Creating and maintaining sustainability for your organization is something that takes time. Adding an effective major giving strategy to the bunch can help add fuel to the fire — however, this approach is also something that takes, you guessed it, time.
When considering your list of past donors, it’s likely there are a number of individuals who are already aware of and support your organization that would be strong candidates for giving big. Consider individuals’ past giving to yours and other organizations, involvement in a volunteer or board capacity for nonprofits and understand factors such as real estate ownership to get a sense of their wealth capacity and aligned charitable attitude. Knowing who belongs on your list helps build an effective major giving strategy.
After creating a targeted list of individuals to add to your major giving “funnel,” you need to be sure to have an individualized game plan for cultivating and convincing that donor (remember, it takes time.) That’s where this cultivation calendar comes in, to monitor that individualized relationship and plan ahead.
But, there’s more to it than just focusing on the person. Take a look at how your organization is communicating with the public as a whole — how well are you translating your story?
Story-telling is a key piece of convincing any donor, large or small, to give. It’s especially essential to an effective major giving strategy.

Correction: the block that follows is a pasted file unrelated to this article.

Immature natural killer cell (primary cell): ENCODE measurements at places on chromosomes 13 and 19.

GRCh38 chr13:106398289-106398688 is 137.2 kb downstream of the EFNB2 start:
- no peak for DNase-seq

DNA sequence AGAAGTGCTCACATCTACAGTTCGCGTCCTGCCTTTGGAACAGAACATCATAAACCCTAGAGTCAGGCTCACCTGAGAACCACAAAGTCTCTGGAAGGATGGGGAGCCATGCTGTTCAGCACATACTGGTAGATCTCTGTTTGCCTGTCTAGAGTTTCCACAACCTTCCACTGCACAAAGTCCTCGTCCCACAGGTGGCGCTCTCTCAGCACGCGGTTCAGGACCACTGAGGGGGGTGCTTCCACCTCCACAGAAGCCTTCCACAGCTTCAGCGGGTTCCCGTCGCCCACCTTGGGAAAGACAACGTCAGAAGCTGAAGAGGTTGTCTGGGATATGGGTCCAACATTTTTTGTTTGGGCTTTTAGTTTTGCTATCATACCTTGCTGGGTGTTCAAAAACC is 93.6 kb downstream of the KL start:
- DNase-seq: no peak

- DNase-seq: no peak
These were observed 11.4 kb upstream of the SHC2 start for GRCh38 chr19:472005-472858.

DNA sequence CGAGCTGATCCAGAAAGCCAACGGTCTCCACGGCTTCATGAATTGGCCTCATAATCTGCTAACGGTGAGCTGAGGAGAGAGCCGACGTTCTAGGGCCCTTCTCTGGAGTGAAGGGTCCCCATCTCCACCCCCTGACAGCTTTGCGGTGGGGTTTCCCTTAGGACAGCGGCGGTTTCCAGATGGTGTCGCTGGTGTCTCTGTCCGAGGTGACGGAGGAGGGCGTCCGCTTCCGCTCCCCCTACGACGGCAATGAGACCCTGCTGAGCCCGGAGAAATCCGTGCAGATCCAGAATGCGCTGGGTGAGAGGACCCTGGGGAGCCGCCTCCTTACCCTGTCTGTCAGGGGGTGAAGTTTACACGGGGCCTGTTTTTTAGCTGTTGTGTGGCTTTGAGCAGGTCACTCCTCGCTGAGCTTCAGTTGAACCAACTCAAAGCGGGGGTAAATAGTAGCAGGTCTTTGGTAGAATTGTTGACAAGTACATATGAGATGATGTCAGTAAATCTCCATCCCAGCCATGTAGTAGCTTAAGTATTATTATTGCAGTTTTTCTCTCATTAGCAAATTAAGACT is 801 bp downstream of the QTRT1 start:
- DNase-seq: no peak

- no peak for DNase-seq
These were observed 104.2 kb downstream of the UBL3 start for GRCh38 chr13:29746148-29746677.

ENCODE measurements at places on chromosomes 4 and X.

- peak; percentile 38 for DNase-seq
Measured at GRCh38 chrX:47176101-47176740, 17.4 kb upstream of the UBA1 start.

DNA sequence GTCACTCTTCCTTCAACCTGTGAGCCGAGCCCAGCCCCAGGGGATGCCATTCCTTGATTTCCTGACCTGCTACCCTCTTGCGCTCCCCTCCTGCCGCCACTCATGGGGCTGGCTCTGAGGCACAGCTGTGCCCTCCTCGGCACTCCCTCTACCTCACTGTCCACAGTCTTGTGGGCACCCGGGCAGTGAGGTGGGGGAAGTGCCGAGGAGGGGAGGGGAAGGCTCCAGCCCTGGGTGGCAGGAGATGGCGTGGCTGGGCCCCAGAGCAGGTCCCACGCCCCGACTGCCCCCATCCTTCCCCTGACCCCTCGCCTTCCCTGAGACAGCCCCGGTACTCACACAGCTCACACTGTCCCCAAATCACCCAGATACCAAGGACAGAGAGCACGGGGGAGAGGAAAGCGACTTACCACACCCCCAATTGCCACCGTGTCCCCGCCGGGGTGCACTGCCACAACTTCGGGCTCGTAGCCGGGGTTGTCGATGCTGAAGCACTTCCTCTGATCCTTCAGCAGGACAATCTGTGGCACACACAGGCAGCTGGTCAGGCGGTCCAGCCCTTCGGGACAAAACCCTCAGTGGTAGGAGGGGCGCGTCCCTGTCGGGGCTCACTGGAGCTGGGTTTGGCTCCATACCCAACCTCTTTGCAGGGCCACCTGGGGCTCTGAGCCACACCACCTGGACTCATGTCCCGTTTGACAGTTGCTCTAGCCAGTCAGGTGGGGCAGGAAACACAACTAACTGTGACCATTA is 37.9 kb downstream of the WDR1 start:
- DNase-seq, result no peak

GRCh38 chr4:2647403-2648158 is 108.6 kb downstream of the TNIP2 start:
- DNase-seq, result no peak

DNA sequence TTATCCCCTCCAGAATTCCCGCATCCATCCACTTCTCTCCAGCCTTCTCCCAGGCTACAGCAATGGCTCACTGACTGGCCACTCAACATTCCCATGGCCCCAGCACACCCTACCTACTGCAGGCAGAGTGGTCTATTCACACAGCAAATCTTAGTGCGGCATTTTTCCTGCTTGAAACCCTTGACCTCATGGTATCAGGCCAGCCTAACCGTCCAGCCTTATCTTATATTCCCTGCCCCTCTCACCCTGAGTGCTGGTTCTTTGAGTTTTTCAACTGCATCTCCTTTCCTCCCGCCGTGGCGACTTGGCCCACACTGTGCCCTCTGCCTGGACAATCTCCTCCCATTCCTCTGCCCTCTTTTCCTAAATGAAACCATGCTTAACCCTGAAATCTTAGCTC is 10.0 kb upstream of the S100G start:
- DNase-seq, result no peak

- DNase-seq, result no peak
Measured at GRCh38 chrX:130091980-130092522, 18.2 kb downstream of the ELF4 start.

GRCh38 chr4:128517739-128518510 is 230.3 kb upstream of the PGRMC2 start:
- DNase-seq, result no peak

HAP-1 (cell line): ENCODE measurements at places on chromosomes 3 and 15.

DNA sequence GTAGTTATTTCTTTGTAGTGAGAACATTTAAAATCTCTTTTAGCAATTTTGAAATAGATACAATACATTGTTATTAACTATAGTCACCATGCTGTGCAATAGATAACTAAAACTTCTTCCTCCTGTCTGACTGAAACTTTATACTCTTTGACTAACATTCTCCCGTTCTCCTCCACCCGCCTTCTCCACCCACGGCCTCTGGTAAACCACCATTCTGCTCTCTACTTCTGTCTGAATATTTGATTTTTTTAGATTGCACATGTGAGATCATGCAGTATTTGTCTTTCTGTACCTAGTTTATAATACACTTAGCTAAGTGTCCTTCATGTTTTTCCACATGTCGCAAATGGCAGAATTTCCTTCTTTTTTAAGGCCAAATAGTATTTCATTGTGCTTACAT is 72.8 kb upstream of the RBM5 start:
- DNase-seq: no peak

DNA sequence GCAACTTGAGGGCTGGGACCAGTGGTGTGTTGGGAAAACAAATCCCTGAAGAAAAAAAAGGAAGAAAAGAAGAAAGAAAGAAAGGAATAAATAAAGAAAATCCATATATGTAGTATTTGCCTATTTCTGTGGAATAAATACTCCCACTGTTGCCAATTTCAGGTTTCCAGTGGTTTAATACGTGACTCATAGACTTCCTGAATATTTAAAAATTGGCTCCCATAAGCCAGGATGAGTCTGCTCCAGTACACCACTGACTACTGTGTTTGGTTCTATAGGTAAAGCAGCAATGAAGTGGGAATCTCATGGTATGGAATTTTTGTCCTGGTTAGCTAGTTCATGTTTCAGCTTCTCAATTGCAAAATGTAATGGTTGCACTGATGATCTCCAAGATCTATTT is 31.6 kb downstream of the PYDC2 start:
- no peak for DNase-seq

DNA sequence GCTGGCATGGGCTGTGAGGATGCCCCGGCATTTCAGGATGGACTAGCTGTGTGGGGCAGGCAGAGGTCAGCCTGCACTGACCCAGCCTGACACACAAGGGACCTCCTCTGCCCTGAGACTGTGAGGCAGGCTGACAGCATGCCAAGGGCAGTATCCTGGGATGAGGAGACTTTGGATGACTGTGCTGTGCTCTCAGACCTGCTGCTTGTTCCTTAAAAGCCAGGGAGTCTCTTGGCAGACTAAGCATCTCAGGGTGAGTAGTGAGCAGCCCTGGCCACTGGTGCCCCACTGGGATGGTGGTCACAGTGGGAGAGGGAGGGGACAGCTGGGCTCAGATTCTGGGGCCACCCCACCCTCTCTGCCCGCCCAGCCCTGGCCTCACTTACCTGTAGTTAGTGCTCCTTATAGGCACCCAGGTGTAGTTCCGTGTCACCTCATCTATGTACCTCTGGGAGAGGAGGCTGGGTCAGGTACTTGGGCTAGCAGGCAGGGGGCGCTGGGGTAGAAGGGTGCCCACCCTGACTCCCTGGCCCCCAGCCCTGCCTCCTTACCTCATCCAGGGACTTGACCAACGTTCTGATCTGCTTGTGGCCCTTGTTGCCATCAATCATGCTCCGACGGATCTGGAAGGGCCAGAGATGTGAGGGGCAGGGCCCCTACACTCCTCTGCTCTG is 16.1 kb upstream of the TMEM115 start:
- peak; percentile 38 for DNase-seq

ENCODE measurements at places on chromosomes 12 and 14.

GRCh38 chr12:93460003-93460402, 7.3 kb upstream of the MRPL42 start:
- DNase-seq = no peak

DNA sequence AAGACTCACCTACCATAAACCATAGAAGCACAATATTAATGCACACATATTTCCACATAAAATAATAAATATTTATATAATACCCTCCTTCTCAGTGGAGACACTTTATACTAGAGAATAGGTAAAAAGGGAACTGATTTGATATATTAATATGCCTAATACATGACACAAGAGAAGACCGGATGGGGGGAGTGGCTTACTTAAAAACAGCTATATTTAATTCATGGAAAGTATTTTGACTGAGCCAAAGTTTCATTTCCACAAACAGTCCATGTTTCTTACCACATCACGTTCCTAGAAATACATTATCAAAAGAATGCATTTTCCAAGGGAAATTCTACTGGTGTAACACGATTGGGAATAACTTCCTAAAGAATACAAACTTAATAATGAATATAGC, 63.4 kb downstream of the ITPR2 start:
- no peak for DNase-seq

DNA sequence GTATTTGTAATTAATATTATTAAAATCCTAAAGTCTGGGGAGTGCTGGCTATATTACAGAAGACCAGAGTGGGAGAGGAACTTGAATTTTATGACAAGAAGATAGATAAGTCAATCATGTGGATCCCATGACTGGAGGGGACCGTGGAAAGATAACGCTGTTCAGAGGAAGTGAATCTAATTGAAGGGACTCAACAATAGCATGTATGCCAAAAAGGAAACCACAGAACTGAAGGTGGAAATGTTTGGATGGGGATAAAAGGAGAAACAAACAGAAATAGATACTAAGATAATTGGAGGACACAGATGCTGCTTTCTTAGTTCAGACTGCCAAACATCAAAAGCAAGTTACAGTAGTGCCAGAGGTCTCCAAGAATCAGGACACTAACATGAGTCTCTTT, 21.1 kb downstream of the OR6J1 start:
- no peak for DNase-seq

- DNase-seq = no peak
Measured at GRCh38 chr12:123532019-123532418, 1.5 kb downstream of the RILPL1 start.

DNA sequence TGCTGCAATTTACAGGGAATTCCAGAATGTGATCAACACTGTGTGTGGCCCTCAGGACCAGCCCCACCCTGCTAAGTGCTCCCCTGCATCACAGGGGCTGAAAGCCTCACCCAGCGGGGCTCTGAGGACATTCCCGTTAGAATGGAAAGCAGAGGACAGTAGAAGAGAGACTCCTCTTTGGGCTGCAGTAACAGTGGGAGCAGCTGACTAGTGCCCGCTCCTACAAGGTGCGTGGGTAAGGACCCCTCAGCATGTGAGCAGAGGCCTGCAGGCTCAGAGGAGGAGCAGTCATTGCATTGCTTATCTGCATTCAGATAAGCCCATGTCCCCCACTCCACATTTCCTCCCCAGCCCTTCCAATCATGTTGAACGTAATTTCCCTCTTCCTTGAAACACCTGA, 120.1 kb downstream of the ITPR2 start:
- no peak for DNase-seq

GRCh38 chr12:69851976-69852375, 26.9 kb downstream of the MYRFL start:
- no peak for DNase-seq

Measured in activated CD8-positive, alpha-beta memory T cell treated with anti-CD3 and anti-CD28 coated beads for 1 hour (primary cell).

Major donors want to understand specific impact, and what better way than through a story? While at the heart of it all we’re literally talking about explaining that $5,000 will supply 100 meals to families, those are the details you share in-between the lines. Start with an emotional story from one of those families, explain their hardship and bring readers to tears — this all helps them connect with the impact.
Another great way for major donors to understand your impact is to get individuals involved and volunteering. Stories about your impact alone might not be the final convincing factor. Talk to your current and regular volunteers, and tell their stories. Why do your volunteers commit their time to the cause? What is their take-away? If a major donor understands the feel-good moments of your current volunteers, they’ll be itching to experience their own.
Sprinkle these stories in a variety of places that might touch your major donors — such as on your social media channels, e-mail newsletters and print mailings. But, also be sure to bring up specific details during your one-on-one meetings with your donors (again, but of your strategy on your cultivation calendar). You need to be 100% sure your donor is hearing these stories. Create a brochure that features one of these stories, and send the donor home with it.
Keep major donors connected, keep them engaged and find those emotional ties that speak to the individual. It takes time, patience and strong communication skills — and eventually, you’ll see regular major givers giving, time and again.